Jump to content
Sign in to follow this  
boone

Kentucky Production Schedules 1937

This topic has been inactive for at least 365 days, and is now closed. Please feel free to start a new thread on the subject! 

Recommended Posts

boone

I have been trying to post a lot of this stuff but I kept messin it up. Hopefully I will get it right. So far I have been successful.

A lot of my folks (great-grandfather and great uncles) are on this schedule they have checks by their names.

F. Otis Beam

Joseph L. Beam

Desmond Beam

Wilmer Beam

My grandfather Harry M. Beam was working under my great-grandfather Joseph L. during this time.......Elmo was assistant distiller at the T. W. Samuels at this time . He was the oldest son. During prohibition he went to Billings, Montana and under the protection of the local law made whiskey there.--IMO---(Sounds like a private distiller for a entire town). He returned when prohibition was repealed and became assistant distiller under Morgan Edelen at T.W. Samuels Distillery at Deatsville, Ky. He left T.W. Samuels in the mid 40's to manage a liquor store that the Beams had bought on 18th St. in Louisville, Ky assisted by Tom Hite, a long time friend. He left the retail store and semi-retired to Florida until 1953 when Bill Samuels Sr. called him back to become distiller at Old Samuels near Loretto, KY later Star Hill Distillery and it was his production that entered the market as Makers Mark in 1958. He only ran the plant for 2 seasons. He died shortly thereafter.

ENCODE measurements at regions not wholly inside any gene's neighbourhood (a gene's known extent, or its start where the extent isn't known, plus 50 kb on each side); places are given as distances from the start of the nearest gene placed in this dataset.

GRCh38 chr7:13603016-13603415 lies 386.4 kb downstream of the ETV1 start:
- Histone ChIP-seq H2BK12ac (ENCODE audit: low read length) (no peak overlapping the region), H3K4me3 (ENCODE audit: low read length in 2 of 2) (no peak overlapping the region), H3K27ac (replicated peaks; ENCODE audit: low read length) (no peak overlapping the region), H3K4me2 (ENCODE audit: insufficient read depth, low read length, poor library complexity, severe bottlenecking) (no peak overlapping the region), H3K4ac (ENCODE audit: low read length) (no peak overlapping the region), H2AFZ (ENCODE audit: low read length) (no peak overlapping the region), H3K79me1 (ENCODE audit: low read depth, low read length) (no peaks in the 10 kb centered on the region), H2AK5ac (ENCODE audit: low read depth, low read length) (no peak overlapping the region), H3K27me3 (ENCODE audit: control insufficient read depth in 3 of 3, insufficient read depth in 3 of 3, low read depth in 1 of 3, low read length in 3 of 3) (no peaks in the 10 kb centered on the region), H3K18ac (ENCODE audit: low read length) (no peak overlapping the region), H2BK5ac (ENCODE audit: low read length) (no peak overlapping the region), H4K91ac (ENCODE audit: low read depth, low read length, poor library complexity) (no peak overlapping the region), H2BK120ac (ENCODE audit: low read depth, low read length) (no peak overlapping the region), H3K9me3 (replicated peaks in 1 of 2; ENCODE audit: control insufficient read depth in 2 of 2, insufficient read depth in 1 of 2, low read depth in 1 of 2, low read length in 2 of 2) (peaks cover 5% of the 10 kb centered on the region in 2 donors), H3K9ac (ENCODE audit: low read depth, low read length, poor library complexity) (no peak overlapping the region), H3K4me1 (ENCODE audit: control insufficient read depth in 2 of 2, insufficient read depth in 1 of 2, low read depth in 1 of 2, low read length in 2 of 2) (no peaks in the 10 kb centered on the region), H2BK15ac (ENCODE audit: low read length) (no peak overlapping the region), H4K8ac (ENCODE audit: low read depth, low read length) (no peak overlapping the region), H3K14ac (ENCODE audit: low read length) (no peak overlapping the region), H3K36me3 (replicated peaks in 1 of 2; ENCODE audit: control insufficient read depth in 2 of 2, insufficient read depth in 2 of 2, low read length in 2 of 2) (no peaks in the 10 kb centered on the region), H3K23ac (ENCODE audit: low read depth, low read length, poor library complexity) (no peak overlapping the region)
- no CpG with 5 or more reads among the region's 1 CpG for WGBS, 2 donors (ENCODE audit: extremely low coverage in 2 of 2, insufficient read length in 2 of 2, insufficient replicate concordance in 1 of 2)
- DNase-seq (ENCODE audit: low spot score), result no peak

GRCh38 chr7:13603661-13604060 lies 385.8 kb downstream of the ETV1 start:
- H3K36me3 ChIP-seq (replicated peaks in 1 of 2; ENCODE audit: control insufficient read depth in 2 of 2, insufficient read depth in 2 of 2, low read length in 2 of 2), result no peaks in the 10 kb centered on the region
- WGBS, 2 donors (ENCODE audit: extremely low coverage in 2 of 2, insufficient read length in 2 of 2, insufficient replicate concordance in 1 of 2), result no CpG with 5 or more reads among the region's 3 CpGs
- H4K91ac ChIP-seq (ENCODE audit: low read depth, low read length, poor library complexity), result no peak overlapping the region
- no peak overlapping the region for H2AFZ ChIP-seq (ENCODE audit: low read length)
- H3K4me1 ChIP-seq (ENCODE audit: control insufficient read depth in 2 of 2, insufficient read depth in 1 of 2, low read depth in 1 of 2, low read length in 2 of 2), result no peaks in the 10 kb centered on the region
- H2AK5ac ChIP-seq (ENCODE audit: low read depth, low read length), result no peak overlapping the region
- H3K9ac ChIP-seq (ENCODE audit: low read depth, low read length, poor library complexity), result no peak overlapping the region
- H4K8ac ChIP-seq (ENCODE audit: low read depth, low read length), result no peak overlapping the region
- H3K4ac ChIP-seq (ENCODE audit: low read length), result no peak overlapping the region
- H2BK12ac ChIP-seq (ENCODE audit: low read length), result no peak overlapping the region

I have also checked--- William H. McGill--- at the Stitzel, Weller in Shivley. Will was my great-grandmother Mrs Joseph (Katherine) L. Beam's brother. He worked for Julians Daddy for a very long time.

Bettye Jo

<P ID="edit"><FONT SIZE=-1>Edited by boone on Sun Apr 28 19:55:21 2002 (server time).</FONT></P>

post-20-14489811042948_thumb.jpg

Share this post


Link to post
Share on other sites
Guest **DONOTDELETE**

That's difficult to read Bettye Jo! What I find interesting is the number of small distillers on the list. The column titled "Mash" is very telling. Whether the number refers to bushels or gallons or barrels it's interesting to see that many of the distillers were running close to the '500' mark and several only around the '200' mark. I would guess that every distiller was mashing at full capacity. What do you make of this Chuck?

Linn Spencer

Have Shotglass. Will Travel.

Share this post


Link to post
Share on other sites
bobbyc

That is so cool BettyJo . Is there any one whose done more in Bourbon than the Beam's ? I can't think of any , There are plenty of people who've had an influence , The Beam's arrived on the scene in mass . There's no argument about whether they knew what they were doing!

Bobby Cox

Share this post


Link to post
Share on other sites
cowdery

In 37, it's a safe bet that everyone was mashing at full capacity, as they were still trying to build up stocks post-prohibition. On the other hand, the Depression was still underway, so getting enough operating capital was a constant struggle.

As for "200," I know Maker's Mark propaganda has it that 200 bushels a day was about standard for a "small country distillery."

<A target="_blank" HREF=http://cowdery.home.netcom.com>--Chuck Cowdery</A>

Share this post


Link to post
Share on other sites
Sign in to follow this  

×
×
  • Create New...

Important Information

By using this site, you agree to our Terms of Use.